Jun 22 2012 Published by under Careers

Omics, omics, more freaking omics. To many people in the biomedical sciences seems to have this pathological need to carve out their own little corner of biology and give it a name ending with -ome. We have genomics. Fair enough. Proteomics. Fine. Metabolomics. Really? Connectome. Ummmm. Allergenome. For real?

The tumor that is omics has metastasized. We now have "ironomics." Are you kidding me?!?!?!?

Freaking omics.

10 responses so far

  • DrLizzyMoore says:

    Dude, don't leave out Lipidomics, it's my favorite of all the -omics...although some file it under 'metabolomics', but whatev's. It's all still systems biology fuckwhittery to me.

  • Pika says:

    Believe it or not, there is also "culturomics":

  • Uh oh. They're going to have some major problems with the ionomics crowd.

  • Jim Thomerson says:

    How do -omics relate to -ologies?

    • Odyssey says:

      The big omics - genomics and proteomics - could be said to cut across several ologies. Most of them however, are pissant little sub-sub-sub-sub-ologies created by people who appear to have inflated senses of importance.

      In case you hadn't noticed, I don't particularly like the omics explosion.

  • Zuska says:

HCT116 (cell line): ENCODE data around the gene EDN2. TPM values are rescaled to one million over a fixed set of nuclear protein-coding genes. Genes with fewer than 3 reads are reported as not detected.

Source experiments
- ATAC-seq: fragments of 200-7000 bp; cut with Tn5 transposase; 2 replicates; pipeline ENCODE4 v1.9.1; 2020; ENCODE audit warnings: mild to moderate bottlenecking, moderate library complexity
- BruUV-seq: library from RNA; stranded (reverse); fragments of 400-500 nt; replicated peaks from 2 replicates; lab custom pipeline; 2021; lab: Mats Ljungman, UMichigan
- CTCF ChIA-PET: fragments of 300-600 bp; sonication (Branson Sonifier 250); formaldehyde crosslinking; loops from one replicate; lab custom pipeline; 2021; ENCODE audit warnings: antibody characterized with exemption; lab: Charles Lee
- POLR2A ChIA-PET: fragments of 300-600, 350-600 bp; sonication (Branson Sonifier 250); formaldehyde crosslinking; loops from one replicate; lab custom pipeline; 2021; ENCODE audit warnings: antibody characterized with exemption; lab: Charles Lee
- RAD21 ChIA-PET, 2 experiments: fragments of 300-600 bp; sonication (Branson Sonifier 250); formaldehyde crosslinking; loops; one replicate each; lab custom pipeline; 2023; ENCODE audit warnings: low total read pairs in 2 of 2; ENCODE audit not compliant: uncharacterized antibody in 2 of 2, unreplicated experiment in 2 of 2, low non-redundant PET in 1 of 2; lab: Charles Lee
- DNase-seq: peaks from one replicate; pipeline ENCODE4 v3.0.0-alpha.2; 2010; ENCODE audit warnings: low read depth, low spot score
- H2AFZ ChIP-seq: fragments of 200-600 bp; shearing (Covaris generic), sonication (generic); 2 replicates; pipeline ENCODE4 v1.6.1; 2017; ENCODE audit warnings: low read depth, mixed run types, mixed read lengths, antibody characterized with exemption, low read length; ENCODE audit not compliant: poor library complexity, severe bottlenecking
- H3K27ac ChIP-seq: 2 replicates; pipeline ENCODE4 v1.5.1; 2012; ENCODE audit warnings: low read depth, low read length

What we need is more work like this in blogonomics to truly highlight the -omics crises.

  • Its so bad in my field one researcher (won't name names Mats) coined the phrase the DNA Repairome. When he uttered those words at a Society meeting it took all I had not to rush the stage and beat him with my shoe.

  • Sorely Hairbrush says:

    All of these efforts are driven by technical advances that allow researchers to obtain and analyze very large sets of data. Primarily this involves DNA sequencing and/or mass spectrometry based analytical methods for proteins and small molecules. A consequence is that the cost of this kind of research (both instrumentation and manpower) is significant. Its certainly worth questioning if the cost justifies the outcomes but dismissing this kind of research as "fuckwittery" conducted by "pissants" seems a little narrow minded to me.

    • odyssey says:

      I've said nothing about the research itself. My beef is with the apparent need to give every little sub-sub-sub-sub-field it's own -omics title. "Ironomics", for example, is just a sub-sub-subset of proteomics. Is there a need for naming it? Absolutely not. Is the study of iron in biological systems important? Of course.